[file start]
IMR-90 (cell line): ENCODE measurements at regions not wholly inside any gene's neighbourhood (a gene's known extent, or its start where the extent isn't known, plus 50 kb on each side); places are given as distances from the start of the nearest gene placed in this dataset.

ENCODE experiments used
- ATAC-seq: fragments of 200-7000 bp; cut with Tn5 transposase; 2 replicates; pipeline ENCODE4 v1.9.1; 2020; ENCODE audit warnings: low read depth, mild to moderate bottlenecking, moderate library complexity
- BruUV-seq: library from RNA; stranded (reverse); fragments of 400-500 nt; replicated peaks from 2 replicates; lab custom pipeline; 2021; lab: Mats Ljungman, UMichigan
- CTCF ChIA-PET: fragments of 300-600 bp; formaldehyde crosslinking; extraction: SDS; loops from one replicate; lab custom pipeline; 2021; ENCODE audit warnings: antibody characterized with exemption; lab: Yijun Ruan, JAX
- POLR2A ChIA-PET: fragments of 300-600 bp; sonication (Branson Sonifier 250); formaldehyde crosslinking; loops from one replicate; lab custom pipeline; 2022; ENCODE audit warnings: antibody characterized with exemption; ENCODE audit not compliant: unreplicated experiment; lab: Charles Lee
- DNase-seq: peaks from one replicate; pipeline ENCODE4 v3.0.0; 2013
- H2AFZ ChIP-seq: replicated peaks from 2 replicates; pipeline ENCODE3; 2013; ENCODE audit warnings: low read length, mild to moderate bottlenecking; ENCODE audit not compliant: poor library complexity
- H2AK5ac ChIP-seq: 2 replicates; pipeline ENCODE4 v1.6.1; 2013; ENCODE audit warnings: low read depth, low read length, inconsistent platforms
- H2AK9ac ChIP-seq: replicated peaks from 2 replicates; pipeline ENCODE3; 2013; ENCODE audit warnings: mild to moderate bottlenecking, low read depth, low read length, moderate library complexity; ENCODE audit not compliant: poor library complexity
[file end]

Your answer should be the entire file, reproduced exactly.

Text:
IMR-90 (cell line): ENCODE measurements at regions not wholly inside any gene's neighbourhood (a gene's known extent, or its start where the extent isn't known, plus 50 kb on each side); places are given as distances from the start of the nearest gene placed in this dataset.

ENCODE experiments used
- ATAC-seq: fragments of 200-7000 bp; cut with Tn5 transposase; 2 replicates; pipeline ENCODE4 v1.9.1; 2020; ENCODE audit warnings: low read depth, mild to moderate bottlenecking, moderate library complexity
- BruUV-seq: library from RNA; stranded (reverse); fragments of 400-500 nt; replicated peaks from 2 replicates; lab custom pipeline; 2021; lab: Mats Ljungman, UMichigan
- CTCF ChIA-PET: fragments of 300-600 bp; formaldehyde crosslinking; extraction: SDS; loops from one replicate; lab custom pipeline; 2021; ENCODE audit warnings: antibody characterized with exemption; lab: Yijun Ruan, JAX
- POLR2A ChIA-PET: fragments of 300-600 bp; sonication (Branson Sonifier 250); formaldehyde crosslinking; loops from one replicate; lab custom pipeline; 2022; ENCODE audit warnings: antibody characterized with exemption; ENCODE audit not compliant: unreplicated experiment; lab: Charles Lee
- DNase-seq: peaks from one replicate; pipeline ENCODE4 v3.0.0; 2013
- H2AFZ ChIP-seq: replicated peaks from 2 replicates; pipeline ENCODE3; 2013; ENCODE audit warnings: low read length, mild to moderate bottlenecking; ENCODE audit not compliant: poor library complexity
- H2AK5ac ChIP-seq: 2 replicates; pipeline ENCODE4 v1.6.1; 2013; ENCODE audit warnings: low read depth, low read length, inconsistent platforms
- H2AK9ac ChIP-seq: replicated peaks from 2 replicates; pipeline ENCODE3; 2013; ENCODE audit warnings: mild to moderate bottlenecking, low read depth, low read length, moderate library complexity; ENCODE audit not compliant: poor library complexity